A wintertime population of about 900, none of them there all at once, he explained, absorbs to up to 10,000 people every summer day when the cruise ships arrive.  The town’s summer population is swelled also buy the in-migration of commercial operators, happy to sell amethyst, gold and jade to the summer crowds. Others come looking for seasonal work. The summer time resident population swells to 2 – 3,000.  Many of them are housed in trailers at the edge of town – which Mark said residents called their “ghetto”, probably, I thought because of the poor quality of the housing, distant from any services.

Because of the small size of the town, Mark explained the importance of a strong sense of community in a hostile and changing environment. “It means,” he said,”that we don’t all necessarily like each, but we have to look out for each other.” For example,  fundraising benefits are regularly held for those facing medical or other life crises to help defray the unexpected and exorbitant costs.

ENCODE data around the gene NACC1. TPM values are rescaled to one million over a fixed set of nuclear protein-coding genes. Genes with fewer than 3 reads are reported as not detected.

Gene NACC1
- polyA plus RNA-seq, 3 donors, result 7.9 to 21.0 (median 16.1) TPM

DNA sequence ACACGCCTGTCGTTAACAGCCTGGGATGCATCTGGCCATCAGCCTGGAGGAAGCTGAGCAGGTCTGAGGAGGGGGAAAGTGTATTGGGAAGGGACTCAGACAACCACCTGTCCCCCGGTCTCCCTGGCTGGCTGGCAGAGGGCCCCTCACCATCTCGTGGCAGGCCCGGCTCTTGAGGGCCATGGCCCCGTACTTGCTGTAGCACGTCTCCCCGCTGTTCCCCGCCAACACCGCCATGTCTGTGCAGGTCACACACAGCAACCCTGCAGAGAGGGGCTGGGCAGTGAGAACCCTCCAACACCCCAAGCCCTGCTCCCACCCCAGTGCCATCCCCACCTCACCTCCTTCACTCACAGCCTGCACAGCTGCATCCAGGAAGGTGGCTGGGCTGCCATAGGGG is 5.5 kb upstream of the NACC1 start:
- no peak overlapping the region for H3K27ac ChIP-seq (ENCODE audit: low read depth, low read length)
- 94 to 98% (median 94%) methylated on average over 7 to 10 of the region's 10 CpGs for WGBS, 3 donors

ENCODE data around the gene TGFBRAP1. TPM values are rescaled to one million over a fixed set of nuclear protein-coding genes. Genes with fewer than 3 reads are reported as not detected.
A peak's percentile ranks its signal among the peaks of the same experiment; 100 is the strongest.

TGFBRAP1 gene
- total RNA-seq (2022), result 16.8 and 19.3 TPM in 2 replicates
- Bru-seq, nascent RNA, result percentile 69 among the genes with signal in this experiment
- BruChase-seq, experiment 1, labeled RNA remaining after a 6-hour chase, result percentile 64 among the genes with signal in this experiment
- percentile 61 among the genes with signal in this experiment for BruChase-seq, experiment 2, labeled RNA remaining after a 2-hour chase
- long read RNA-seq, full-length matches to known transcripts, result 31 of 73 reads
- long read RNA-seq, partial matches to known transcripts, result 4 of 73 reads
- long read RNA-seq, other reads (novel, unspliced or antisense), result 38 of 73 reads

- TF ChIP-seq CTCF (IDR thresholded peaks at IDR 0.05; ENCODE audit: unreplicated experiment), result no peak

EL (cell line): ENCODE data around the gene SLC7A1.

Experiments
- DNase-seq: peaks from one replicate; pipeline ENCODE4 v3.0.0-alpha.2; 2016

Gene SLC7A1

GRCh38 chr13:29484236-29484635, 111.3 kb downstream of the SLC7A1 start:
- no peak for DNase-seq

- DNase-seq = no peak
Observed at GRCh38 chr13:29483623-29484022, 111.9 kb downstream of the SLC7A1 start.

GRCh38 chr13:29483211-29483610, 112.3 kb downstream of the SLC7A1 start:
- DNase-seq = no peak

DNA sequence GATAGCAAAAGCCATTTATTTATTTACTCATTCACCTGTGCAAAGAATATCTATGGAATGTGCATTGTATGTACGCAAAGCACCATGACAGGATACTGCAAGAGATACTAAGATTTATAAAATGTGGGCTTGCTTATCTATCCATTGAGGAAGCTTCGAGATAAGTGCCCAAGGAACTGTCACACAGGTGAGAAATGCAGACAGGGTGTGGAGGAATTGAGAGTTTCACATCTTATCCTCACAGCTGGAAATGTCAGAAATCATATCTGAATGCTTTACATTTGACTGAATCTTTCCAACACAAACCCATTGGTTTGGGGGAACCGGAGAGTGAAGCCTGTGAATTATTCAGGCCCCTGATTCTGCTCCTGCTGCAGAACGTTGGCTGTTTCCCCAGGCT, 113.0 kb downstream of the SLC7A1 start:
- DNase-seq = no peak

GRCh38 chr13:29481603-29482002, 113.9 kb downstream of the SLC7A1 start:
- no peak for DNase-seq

Mark also amazed us when he explained why the border guards were so friendly. The social networks in a small town are dense, he explained, because everyone does a lot of different things. They have to if they want things to go.

“I’ll be back here at the border in a few hours to work. I keep their mechanical systems running. But that’s just what I get paid for,” he said, launching into another spiel. “I also do a weekly show on the local radio station and I am on the volunteer fire department.

“Because there’s is work to be done and if we don’t do it, who’s going to?”

June 21, 2009

Community hubs recommended for young and old